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Author Topic: Traveling in cold conditions  (Read 291 times)

dtsims

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Traveling in cold conditions
« on: November 12, 2017, 08:53:42 AM »
I will be traveling through the mountains of Weat Virginia and Virginia over the Christmas holidays. My question is do I need to completely winterize my fifth wheel or can I just leave my heat on while driving so I donít have a lot of frozen lines when I arrive.
Darrin, Tamra, Ava, Dominic, 🐶Beatrice
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Memtb

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Re: Traveling in cold conditions
« Reply #1 on: November 12, 2017, 09:06:49 AM »
   You will get many varying opinions.... but we do a bit of winter travel (sometimes below zero). We have water in the tanks and water system in service, so....keeping the heat on is a must!!!  ;). It truly depends upon “how well” your unit is insulated....and how warm you can keep your tank and water line area in the basement.  This will “not” be very comforting, but.... you may never know until tried!   Good Luck on the trip!
« Last Edit: November 12, 2017, 09:13:18 AM by Memtb »
Todd and Marianne
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Rene T

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Re: Traveling in cold conditions
« Reply #2 on: November 12, 2017, 09:08:33 AM »
I will be traveling through the mountains of Weat Virginia and Virginia over the Christmas holidays. My question is do I need to completely winterize my fifth wheel or can I just leave my heat on while driving so I donít have a lot of frozen lines when I arrive.

I just did a quick search of what the weather may be in December on ACCUWEATHER.COM in Harrisonburg VA and came up with this.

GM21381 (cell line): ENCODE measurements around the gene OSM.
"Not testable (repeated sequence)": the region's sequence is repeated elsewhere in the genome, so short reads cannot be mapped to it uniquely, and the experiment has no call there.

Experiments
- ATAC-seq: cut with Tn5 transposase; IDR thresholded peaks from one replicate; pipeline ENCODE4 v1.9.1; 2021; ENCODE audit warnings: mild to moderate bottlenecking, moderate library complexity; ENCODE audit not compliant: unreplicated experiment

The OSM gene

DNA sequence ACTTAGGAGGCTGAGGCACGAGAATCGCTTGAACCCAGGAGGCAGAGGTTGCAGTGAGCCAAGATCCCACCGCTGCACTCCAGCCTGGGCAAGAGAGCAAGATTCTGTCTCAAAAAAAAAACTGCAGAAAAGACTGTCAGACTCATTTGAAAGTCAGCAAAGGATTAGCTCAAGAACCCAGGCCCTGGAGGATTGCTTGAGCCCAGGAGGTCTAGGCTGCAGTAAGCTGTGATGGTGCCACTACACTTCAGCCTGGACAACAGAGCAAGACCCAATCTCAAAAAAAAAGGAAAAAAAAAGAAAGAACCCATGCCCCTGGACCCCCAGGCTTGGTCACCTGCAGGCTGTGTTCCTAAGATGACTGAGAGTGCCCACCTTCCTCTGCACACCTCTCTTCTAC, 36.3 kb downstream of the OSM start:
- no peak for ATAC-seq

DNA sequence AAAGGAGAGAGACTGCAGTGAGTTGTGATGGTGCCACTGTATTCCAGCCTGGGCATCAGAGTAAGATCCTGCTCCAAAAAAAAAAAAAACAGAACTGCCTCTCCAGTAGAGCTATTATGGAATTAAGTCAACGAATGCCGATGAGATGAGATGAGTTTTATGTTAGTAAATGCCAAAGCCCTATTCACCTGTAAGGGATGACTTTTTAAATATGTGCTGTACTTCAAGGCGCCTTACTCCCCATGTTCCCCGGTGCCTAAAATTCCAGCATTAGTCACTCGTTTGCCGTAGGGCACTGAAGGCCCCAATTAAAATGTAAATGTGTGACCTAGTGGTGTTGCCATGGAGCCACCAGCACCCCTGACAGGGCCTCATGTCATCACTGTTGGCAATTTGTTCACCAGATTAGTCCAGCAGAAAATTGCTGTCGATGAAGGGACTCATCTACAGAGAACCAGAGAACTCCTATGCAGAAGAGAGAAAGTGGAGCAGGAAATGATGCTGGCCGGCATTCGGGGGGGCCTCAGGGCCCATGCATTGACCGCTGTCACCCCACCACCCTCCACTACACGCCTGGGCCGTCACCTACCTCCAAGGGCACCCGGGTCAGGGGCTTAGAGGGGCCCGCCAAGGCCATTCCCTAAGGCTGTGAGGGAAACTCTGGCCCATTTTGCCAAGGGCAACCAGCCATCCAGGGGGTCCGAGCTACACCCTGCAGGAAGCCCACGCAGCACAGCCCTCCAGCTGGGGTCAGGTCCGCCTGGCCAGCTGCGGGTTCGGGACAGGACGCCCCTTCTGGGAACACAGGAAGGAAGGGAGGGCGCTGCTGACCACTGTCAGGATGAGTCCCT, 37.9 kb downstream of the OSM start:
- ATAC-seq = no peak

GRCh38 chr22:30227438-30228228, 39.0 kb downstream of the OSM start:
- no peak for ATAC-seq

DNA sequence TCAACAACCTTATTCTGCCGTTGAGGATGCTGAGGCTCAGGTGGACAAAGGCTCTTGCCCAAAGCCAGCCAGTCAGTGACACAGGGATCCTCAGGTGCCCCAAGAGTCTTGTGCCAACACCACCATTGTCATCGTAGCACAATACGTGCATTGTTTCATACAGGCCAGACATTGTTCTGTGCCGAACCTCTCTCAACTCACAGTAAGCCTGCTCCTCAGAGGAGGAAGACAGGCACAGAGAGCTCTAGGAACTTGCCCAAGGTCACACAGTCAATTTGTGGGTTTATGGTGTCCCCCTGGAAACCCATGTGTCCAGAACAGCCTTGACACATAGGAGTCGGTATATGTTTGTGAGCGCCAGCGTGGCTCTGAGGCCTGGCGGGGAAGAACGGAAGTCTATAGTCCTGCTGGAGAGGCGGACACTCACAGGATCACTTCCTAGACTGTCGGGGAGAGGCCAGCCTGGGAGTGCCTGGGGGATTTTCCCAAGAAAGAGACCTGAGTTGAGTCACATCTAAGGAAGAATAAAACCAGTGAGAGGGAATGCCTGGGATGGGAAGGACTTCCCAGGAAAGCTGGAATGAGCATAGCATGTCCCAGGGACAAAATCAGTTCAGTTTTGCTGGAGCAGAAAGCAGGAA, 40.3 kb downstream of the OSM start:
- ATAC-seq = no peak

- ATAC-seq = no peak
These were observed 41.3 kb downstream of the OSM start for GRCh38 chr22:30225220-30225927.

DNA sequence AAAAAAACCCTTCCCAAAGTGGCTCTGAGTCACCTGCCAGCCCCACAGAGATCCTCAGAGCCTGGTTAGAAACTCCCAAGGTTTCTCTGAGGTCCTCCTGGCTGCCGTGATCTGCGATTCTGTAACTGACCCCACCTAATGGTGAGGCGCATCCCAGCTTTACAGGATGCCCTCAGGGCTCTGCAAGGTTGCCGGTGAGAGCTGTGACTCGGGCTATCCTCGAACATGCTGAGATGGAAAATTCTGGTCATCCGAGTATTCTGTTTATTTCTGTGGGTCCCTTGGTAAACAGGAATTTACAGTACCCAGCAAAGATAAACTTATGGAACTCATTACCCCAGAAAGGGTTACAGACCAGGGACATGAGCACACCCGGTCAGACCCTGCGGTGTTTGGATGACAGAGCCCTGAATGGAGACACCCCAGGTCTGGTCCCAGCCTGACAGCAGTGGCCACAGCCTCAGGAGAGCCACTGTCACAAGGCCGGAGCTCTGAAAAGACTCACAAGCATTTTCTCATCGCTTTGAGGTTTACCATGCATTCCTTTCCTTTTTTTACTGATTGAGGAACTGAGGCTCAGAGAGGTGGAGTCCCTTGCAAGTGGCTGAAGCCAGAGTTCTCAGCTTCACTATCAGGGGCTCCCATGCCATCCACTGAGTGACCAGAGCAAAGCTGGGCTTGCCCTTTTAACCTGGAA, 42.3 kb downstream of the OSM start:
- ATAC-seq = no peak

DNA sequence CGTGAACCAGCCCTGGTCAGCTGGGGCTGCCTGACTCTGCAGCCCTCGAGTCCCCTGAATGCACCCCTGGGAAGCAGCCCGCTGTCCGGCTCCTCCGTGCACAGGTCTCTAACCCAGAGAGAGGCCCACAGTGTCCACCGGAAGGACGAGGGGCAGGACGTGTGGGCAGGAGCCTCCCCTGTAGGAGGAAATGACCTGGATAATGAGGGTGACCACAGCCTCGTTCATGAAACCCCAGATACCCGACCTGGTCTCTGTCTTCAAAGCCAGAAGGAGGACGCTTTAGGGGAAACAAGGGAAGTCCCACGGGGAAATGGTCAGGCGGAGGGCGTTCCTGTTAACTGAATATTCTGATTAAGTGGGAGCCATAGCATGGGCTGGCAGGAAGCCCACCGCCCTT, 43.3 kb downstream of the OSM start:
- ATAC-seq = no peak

https://www.accuweather.com/en/us/harrisonburg-va/22802/december-weather/336229?monyr=12/1/2017

I wouldn't totally depend on this because they are showing averages I think.  You'll just have to watch the weather real close as the time gets closer.
Rene & Lucille & co-pilot Buddy
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Stephen S.

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Re: Traveling in cold conditions
« Reply #3 on: November 12, 2017, 11:58:32 AM »
The problem with traveling in cold weather is that there is definitely wind under the trailer. The moving air will pull heat from the trailer a bit faster than if it were standing still in a sheltered area, or skirted.  Lines run under the floor will be more likely to freeze. If you want to be on the safe side you could blow them out before getting on the road, without draining the fresh water tank, so you can just turn on the pump when you stop. A portable air compressor run off your generator would let you blow them out again when you break camp to move.

I lived in a mobile home in Kansas for years. You can tell when one or more of the skirt panels come loose in the winter. You feel it when you walk across the room.
Stephen S.
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Wi1dBill

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Re: Traveling in cold conditions
« Reply #4 on: November 12, 2017, 12:27:16 PM »
For the past 7 years we have been heading to the southwest for the winter.  (2 Weeks away, O'boy..O'boy!)  Since the DW won't leave Ohio till after Thanksgiving and every other year, Christmas, we have to travel south for a couple of days before I feel it is safe enough to de-winterize.   So I'll winterize the 5'r in October and leave it that way.  Taking several gallon jugs of water to help flush the toilets and for drinking and cooking. I will store them it the shower so they somehow freeze and break the water drains in the shower.  This seems to worked well.  By the second day we're generally far enough south to avoid a hard freeze so I'll partly fill the fresh water tank for bathroom stops along the rest of the way. 
A couple of times, New Mexico the temp dropped into the teens at night so we needed the on board water for the toilet at night and dishes in the morning.  Since we were at a campgrounds with full hookup. We simply didn't use their water till morning to dump the tanks and flush.

Wi1dBi11

 

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